In order to demonstrate the effects of SCFAs on DN, we selected sodium butyrate, one of the most biologically effective SCFAs from microbial fermentation in the gut, to treat DM rats. Although probiotic supplements can increase the butyrate level, they occasionally cause detrimental metabolic activities or produce host deleterious metabolites, and cause inappropriate immune responses and systemic infections . Herein, oral butyrate supplement was used to increase the serum butyrate level. After treatment with sodium butyrate, the DM rats showed reduced kidney damage in our study. Furthermore, sodium butyrate improved gut dysbiosis, promoting expansion of the genera Ruminococcaceae_UCG-014. Other reported studies also observed improvements in kidney injury in other models upon the butyrate treatment[24, 25] Li et al. revealed fiber promoted expansion of Prevotella and Bifidobacterium, which increased fecal and systemic SCFA concentrations and reduced expression of genes encoding inflammatory cytokines, chemokines, and fibrosis-promoting proteins in diabetic kidneys. The fecal microbial transplantation was shown to increase the level of fecal butyrate in DN mice, and also improved renal pathological injury. The In vitro studies also showed sodium butyrate played protective effects on podocytes, tubular cells, endothelial cells and mesangial cells under high glucose status.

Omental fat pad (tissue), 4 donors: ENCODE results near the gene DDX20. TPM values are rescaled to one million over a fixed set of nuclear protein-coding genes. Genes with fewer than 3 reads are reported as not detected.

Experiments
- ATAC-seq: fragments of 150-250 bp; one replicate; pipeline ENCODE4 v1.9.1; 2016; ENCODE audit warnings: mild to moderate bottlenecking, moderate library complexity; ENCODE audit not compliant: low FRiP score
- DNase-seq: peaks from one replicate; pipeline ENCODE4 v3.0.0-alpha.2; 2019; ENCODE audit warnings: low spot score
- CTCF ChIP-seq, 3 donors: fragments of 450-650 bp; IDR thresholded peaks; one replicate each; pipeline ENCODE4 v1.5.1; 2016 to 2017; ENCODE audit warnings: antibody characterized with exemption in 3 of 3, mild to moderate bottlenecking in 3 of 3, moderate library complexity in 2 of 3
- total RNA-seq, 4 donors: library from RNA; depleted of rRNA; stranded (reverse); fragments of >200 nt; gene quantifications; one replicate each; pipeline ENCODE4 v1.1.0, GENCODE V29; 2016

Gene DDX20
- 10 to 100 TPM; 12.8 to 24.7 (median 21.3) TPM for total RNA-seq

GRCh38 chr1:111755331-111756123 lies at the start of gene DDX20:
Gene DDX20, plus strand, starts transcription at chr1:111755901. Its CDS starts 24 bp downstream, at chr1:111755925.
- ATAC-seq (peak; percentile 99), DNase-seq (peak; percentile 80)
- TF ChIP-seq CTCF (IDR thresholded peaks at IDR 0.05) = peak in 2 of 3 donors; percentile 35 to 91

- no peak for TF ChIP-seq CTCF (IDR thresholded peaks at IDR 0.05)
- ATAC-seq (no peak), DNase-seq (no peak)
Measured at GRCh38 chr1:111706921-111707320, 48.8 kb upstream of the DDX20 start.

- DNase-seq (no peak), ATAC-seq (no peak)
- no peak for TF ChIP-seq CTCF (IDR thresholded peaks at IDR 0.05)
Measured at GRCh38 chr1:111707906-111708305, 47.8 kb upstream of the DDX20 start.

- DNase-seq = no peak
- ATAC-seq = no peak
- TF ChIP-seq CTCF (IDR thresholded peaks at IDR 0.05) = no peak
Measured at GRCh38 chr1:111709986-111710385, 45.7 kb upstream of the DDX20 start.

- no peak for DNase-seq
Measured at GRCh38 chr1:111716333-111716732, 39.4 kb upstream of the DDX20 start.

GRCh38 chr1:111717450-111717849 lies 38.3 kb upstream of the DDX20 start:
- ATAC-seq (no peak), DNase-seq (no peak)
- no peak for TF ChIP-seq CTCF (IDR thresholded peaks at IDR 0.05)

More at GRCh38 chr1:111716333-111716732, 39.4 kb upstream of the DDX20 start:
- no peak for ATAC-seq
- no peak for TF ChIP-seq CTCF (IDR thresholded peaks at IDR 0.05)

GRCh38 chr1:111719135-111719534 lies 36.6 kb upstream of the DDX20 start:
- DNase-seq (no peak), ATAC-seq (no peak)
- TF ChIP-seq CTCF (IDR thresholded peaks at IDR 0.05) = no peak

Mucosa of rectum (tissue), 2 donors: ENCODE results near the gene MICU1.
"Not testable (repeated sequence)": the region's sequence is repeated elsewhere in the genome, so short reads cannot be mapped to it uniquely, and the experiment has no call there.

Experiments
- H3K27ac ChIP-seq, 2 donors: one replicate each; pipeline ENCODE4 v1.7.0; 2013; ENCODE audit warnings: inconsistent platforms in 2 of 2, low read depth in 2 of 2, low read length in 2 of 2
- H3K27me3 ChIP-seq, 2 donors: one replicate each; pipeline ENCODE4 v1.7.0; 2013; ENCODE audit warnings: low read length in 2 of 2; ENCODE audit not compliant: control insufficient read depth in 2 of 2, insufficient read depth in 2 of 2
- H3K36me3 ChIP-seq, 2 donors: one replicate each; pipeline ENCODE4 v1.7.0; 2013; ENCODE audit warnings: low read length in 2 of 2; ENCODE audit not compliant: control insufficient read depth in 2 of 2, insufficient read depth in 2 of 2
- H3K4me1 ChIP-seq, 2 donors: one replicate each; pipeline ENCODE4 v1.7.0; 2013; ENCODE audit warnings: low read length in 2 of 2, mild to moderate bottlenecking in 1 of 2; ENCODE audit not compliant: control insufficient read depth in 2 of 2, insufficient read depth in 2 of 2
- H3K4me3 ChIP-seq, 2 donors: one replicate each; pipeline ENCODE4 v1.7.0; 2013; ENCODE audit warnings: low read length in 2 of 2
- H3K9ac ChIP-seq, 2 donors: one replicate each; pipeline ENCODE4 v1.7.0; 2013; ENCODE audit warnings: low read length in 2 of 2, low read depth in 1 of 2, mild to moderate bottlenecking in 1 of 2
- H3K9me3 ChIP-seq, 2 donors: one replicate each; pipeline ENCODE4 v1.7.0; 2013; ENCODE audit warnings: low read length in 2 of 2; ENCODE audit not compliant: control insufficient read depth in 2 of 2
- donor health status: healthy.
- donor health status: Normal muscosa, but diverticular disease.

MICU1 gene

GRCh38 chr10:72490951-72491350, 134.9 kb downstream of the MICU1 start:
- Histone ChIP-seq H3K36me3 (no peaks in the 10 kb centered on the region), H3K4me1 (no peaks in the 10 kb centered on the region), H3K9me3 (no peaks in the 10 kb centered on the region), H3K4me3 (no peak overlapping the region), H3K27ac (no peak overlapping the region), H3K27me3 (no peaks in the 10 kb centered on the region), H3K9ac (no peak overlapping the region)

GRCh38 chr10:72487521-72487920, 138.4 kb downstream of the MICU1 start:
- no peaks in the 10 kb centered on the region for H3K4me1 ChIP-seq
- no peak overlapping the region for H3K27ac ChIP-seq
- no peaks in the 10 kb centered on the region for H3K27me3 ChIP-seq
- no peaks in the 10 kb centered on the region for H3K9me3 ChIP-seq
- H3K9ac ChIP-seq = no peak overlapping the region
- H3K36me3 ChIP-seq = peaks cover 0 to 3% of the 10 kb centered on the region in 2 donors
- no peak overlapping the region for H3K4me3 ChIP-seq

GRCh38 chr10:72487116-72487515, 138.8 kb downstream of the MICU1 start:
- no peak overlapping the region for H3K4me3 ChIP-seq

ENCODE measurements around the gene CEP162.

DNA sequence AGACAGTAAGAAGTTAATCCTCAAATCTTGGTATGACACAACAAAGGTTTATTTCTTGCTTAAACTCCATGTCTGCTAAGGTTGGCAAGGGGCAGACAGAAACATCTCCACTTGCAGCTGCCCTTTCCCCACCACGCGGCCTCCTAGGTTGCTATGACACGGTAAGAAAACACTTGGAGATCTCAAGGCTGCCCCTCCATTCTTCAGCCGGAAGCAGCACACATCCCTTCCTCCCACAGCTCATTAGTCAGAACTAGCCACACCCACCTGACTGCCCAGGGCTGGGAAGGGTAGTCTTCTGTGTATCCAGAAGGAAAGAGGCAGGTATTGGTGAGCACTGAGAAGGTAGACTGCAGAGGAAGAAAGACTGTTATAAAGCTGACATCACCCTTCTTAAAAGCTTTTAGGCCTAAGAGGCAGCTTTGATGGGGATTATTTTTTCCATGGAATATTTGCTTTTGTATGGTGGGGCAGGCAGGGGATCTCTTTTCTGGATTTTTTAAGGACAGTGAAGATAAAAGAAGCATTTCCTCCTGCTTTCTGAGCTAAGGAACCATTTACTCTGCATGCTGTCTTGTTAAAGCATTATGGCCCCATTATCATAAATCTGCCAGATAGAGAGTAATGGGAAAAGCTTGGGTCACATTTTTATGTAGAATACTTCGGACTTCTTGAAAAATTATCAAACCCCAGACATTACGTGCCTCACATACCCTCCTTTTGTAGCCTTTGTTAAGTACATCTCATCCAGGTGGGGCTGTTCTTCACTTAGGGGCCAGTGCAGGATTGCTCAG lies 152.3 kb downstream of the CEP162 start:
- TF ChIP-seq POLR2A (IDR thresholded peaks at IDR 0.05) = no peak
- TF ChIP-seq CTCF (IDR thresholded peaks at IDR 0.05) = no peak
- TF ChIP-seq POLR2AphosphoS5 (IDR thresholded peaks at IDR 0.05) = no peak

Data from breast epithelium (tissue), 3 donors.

Autophagy is a highly conserved cellular process to maintain intracellular homeostasis. Accumulated evidences have shown that activation of autophagy can prevent the progression of DN. In this study, our results showed that LC3 mRNA level and LC3BⅡ/Ⅰ ratio in DM group were significantly lower than those in control group, and there was little autophagosomes in renal tissue, which indicated that autophagy was inhibited in DM rats. This finding is consistent with the other study. Then, upon the treatment with sodium butyrate, LC3 mRNA level and LC3BⅡ/Ⅰ ratio, as well as the number of autophagosomes in DM + BU rats increased compared with DM rats. So, we firstly showed that sodium butyrate could trigger autophagy in kidneys of DM rats. Recently, it was reported that SCFAs could regulate autophagy in acute kidney injury by promoting the expression of Atg 7 in renal tubular epithelial cells to inhibit renal fibrosis and improve renal function. In other diseases, sodium butyrate has been found to induce Atg 5-dependent autophagy in mouse neuroendocrine STC-1 cells, which was mainly characterized by increasing expression of LC3-Ⅱ and decreasing expression of p62. Other studies also found that sodium butyrate promotes autophagy to inhibit tumor growth in colorectal cells [32, 33] .